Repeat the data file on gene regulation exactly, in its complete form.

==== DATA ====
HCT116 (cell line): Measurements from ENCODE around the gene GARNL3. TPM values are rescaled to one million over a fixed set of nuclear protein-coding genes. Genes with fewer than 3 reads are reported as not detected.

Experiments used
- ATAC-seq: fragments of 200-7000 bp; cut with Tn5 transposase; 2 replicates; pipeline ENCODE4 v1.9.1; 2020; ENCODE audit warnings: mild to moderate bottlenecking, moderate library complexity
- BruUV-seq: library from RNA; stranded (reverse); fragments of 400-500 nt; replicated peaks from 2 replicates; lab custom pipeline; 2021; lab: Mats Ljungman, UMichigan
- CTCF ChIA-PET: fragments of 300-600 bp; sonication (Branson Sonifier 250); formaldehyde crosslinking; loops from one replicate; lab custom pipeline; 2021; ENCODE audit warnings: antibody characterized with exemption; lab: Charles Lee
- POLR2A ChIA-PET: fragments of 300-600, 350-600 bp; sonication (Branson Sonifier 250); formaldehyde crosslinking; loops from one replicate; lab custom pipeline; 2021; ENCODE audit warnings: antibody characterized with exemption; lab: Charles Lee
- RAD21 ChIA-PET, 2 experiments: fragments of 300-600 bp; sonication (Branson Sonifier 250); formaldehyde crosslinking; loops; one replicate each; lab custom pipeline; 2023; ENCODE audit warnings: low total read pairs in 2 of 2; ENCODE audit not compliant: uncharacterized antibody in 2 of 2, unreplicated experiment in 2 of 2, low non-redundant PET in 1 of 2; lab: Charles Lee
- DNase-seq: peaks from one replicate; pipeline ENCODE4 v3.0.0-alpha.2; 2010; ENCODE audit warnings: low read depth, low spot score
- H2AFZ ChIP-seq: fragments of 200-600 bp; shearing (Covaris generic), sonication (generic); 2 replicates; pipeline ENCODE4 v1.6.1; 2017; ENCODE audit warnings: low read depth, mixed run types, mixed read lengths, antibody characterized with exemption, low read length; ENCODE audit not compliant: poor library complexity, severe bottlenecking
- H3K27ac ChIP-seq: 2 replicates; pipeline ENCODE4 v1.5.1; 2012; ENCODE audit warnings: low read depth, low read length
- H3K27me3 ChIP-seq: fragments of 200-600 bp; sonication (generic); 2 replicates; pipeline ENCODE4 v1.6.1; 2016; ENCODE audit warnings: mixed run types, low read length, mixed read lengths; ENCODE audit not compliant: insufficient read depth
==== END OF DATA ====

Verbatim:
HCT116 (cell line): Measurements from ENCODE around the gene GARNL3. TPM values are rescaled to one million over a fixed set of nuclear protein-coding genes. Genes with fewer than 3 reads are reported as not detected.

Experiments used
- ATAC-seq: fragments of 200-7000 bp; cut with Tn5 transposase; 2 replicates; pipeline ENCODE4 v1.9.1; 2020; ENCODE audit warnings: mild to moderate bottlenecking, moderate library complexity
- BruUV-seq: library from RNA; stranded (reverse); fragments of 400-500 nt; replicated peaks from 2 replicates; lab custom pipeline; 2021; lab: Mats Ljungman, UMichigan
- CTCF ChIA-PET: fragments of 300-600 bp; sonication (Branson Sonifier 250); formaldehyde crosslinking; loops from one replicate; lab custom pipeline; 2021; ENCODE audit warnings: antibody characterized with exemption; lab: Charles Lee
- POLR2A ChIA-PET: fragments of 300-600, 350-600 bp; sonication (Branson Sonifier 250); formaldehyde crosslinking; loops from one replicate; lab custom pipeline; 2021; ENCODE audit warnings: antibody characterized with exemption; lab: Charles Lee
- RAD21 ChIA-PET, 2 experiments: fragments of 300-600 bp; sonication (Branson Sonifier 250); formaldehyde crosslinking; loops; one replicate each; lab custom pipeline; 2023; ENCODE audit warnings: low total read pairs in 2 of 2; ENCODE audit not compliant: uncharacterized antibody in 2 of 2, unreplicated experiment in 2 of 2, low non-redundant PET in 1 of 2; lab: Charles Lee
- DNase-seq: peaks from one replicate; pipeline ENCODE4 v3.0.0-alpha.2; 2010; ENCODE audit warnings: low read depth, low spot score
- H2AFZ ChIP-seq: fragments of 200-600 bp; shearing (Covaris generic), sonication (generic); 2 replicates; pipeline ENCODE4 v1.6.1; 2017; ENCODE audit warnings: low read depth, mixed run types, mixed read lengths, antibody characterized with exemption, low read length; ENCODE audit not compliant: poor library complexity, severe bottlenecking
- H3K27ac ChIP-seq: 2 replicates; pipeline ENCODE4 v1.5.1; 2012; ENCODE audit warnings: low read depth, low read length
- H3K27me3 ChIP-seq: fragments of 200-600 bp; sonication (generic); 2 replicates; pipeline ENCODE4 v1.6.1; 2016; ENCODE audit warnings: mixed run types, low read length, mixed read lengths; ENCODE audit not compliant: insufficient read depth